• The number of women working in science and technology is expected to increase dramatically over the next five to six years as more advanced tools for remote work—like easy access to the internet—are used by women.

Also, Read - Forever Chemicals

Source: The Indian Express

China-Pakistan Economic Corridor

GS-II : International Relations CPEC

China-Pakistan Economic Corridor

China's recent investments in infrastructure projects under its Belt and Road Initiative (BRI) have decreased, while it's short- and medium-term support to partner nations has increased, according to research from the Green Finance and Development Centre.

Outcomes of the report:

Reduced Investments

  • China's engagement in 147 nations through contracts and financial investments totalled $28.4 billion in the first half of 2022, an increase of 47% from the previous year.
  • From $48.5 billion in the same time in 2019, this represented a decrease.

Three distinct tendencies in the BRI were observed in the report:

  • Chinese state-owned enterprises' expanding involvement
  • Project contract sizes decreased on average last year, from $558 million in 2021 to $325 million.
  • An engagement pattern that is becoming more unequal.

Assistance for cooperating nations

  • In the first half of the year, China had no interaction with a number of nations, including Russia, Sri Lanka, and Egypt, while Pakistan had a 56% decline in Chinese engagement.
  • China's international commitment has changed from funding infrastructure to providing emergency relief in the last five years, as seen by the almost $26 billion in short- and medium-term loans it has granted to Pakistan and Sri Lanka alone.

About the CPEC Authority

A 2019 ordinance formed the China-Pakistan Economic Corridor (CPEC) Authority.

Its objectives included quickening the speed of CPEC-related initiatives, identifying fresh sources of growth, and releasing the potential of global value chains and interconnected production networks through regional and international connections.

Suspension grounds:

  • Local protests against the Pakistan Army over land issues have been on the rise in Gilgit Baltistan, which is occupied by Pakistan.
  • The army's "land grabbing" rampage in the name of CPEC has incensed the local populace.
  • The Baloch Liberation Army (BLA), which opposed Chinese investments in Balochistan, carried out a suicide attack in Karachi University in April 2022 that resulted in the deaths of three Chinese.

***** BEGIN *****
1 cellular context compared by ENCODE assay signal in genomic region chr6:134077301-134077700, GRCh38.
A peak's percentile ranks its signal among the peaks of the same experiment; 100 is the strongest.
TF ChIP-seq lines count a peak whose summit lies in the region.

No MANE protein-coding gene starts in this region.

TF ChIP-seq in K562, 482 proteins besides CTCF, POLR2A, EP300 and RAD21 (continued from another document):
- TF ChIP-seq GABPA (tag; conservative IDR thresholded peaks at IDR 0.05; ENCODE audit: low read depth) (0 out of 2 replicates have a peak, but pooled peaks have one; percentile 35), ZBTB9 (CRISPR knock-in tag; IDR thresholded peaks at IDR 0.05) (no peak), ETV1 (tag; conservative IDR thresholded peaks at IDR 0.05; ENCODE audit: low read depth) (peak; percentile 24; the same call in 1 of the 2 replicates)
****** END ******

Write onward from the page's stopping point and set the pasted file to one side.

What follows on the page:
• According to reports, China is pressuring Pakistan to allow Chinese agencies to provide protection for its people, but Islamabad is reportedly objecting because it would mean Chinese armed troops would have boots on the ground.
  • Due to the previous administration's modification of taxation policy in contravention of pledges made to China, the CPEC projects were also experiencing delays.

What is the China-Pakistan Economic Corridor?

  • CPEC is a 3,000 km network of infrastructure projects linking the Gwadar Port in Pakistan's western region of Balochistan with the Xinjiang Uygur Autonomous Region in northwest China.
  • It is a bilateral initiative between Pakistan and China that aims to improve connectivity throughout Pakistan by building a network of roads, railroads, and pipelines along with other infrastructure development initiatives in the energy, industrial, and other sectors.
  • China will be able to access the Indian Ocean through Gwadar Port, opening up access to the Middle East and Africa.
  • In exchange, China will finance Pakistani development projects to help Pakistan overcome its energy crisis and stabilize its ailing economy.

The Belt and Road Initiative includes CPEC.

The 2013 launch of the BRI intends to establish a network of land and maritime connections connecting Southeast Asia, Central Asia, the Gulf area, Africa, and Europe.

Concern for India

India's Sovereignty:

  • Since the project crosses through the Gilgit-Baltistan region of Kashmir, which Pakistan claims as its own, India has consistently opposed it.
  • It will also pass nearby Kashmir Valley, which is located on the Indian side of the border, and might lead to the rising of illicit ways of connectivity via the corridor.

Chinese Control of Seaborne Trade:

  • The East Coast of the United States relies on the Panama Canal for trade with China.
  • When CPEC is completely operational, China will be able to provide most North and Latin American businesses with a "shorter and more inexpensive" trading route that avoids travelling via the whole Western Hemisphere.
  • As a result, China will have the authority to determine the rules governing the international trade of products between the Atlantic and Pacific oceans.

Chinese String of Pearls: As part of its "String of Pearls" initiative, China has been stepping up its presence in the Indian Ocean. A term used frequently by Indian defence strategists to describe the Chinese strategy of encircling India with a network of airfields and ports. It was originated by the Americans.

  • With a foothold already in the ports of Bangladesh's Chittagong, Sri Lanka's Hambantota, Sudan's Port Sudan, the Maldives, Somalia, and Seychelles, the Communist country's control of Gwadar port solidifies its total dominance of the Indian Ocean.

Stronger BRI and Chinese Dominance in Trade Leadership:

  • China’s BRI project that focuses on the trading connectivity between China and the rest of Eurasia through a network of ports, roads, and railways has been often seen as China’s plan to dominate the region politically.

Challenges associated with the plan